Wildcard Wednesdays are the third, unique antiracist intervention. Because 98% of the students of color from the target school are economically challenged the school has had little success using homework as a learning tool. Interviews with teachers have revealed that less than ten percent of students at the target school do homework with fidelity on a regular basis but research has shown that mixed spaced practice of mathematical concepts is important to students deeper understanding, longer lasting memory and procedural fluency (Carpenter et al. 2012). The goal of Wildcard Wednesday’s is to get students to engage in mixed spaced practice in fun and unique ways. One week, students will perform a “station race” activity. This entails nine unique mixed spaced practice problems placed at nine different stations. Each student has their own individual solution sheet that has enough space for them copy and work each of the problems. The activity begins with the start of a timed slide show that plays an upbeat piece of music for exactly three minutes before an audio cue signals them to move to the next station and problem. Students work together to solve each problem but they must do their own work. Research suggests that students think better while standing (Dornhecker,Blake, Benden, Zhao, Wendel, 2014 p. 271-280). The second activity is the use of the Quizizz.com an online platform for students to do mixed spaced practice. While they still do their own problems, they work in teams and assist each other. This is a multiple-choice platform which is the only time, other that quarterly district benchmark and the SBAC summative assessments, that students are exposed to. This helps them build multiple choice test taking skills as well since students win more “points” the faster they get something right. While research shows (Engle 2002) that timed tests are detrimental to growth of mathematicians there are no negative consequences for the ranking in the game and students are constantly reminded that great math isn’t about doing math fast but about thinking deeply (Boaler, 2016).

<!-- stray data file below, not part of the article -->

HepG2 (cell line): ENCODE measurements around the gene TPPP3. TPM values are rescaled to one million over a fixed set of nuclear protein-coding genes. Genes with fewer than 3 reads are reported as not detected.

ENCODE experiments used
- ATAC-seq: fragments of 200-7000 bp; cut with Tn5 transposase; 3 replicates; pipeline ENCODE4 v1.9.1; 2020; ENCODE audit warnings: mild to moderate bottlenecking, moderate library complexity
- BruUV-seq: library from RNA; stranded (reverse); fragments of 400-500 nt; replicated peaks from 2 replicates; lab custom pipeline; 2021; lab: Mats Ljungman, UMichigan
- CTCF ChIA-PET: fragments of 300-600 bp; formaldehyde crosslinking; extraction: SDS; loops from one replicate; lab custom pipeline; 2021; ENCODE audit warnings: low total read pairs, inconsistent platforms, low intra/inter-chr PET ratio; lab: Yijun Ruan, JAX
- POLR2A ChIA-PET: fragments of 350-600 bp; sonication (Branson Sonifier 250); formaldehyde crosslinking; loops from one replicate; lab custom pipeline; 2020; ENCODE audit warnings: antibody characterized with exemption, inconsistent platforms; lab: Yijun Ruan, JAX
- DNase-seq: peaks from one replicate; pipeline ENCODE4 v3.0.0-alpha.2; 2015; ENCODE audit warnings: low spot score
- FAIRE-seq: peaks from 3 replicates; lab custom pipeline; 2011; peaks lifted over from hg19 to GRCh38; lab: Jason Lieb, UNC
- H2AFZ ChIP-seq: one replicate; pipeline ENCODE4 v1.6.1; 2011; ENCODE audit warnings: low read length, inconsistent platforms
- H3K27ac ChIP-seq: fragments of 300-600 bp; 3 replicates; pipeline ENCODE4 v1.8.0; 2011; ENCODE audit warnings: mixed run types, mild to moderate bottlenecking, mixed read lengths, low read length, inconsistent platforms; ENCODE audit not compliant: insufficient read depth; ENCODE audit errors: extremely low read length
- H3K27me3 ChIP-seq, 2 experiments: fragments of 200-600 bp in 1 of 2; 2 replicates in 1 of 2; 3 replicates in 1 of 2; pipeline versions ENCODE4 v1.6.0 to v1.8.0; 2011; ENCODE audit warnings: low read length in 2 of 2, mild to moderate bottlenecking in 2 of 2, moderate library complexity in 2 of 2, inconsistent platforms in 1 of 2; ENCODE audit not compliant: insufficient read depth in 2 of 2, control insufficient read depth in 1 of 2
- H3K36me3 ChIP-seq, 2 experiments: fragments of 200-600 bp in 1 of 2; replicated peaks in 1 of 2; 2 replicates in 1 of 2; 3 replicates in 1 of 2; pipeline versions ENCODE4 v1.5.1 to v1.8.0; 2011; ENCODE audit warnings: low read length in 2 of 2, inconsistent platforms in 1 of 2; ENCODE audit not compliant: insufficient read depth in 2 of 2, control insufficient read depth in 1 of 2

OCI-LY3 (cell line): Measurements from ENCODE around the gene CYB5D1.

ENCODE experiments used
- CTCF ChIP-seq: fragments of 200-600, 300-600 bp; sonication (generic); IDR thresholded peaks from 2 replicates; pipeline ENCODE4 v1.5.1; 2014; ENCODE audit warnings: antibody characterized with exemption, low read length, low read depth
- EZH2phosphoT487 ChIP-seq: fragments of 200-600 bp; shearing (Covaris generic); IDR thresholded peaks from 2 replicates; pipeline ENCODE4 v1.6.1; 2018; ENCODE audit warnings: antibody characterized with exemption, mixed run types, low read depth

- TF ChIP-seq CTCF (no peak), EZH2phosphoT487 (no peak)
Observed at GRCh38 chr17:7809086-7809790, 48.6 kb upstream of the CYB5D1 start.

- Make sense of problems and persevere in solving them:
- Reason abstractly and quantitatively
- Construct viable arguments and critique the reasoning of others
- Look for and make use of structure
21st CENTURY SKILLS
- Critical thinking
- Adaptability and Flexibility
- Emotional Intelligence (EQ)
- Judgment and Complex Decision Making
- Tape a single problem at each “station”.
- Distribute an answer sheet to each student
- Have each team stand next to their station (As they rotate I don’t allow them to sit to solve the problems for multiple reasons)
- Start the timed video and have students get to work. When the song changes have students rotate to the next station. When students are at the last station I have them do their work on the board and leave it up.
- I rotate around and either say their work is correct or I get to have a little fun doing math. Students will then take a picture of their answer sheet and load it up into their Google Classroom.
THE ART OF TEACHING:
Selecting 9 review/preview problems that students should be able to solve as a team in 3 minutes is a bit of an art. I usually will space a couple of really quick problems in so that if students don’t get a chance to finish a hard one in the given time that can work on it after a quick one.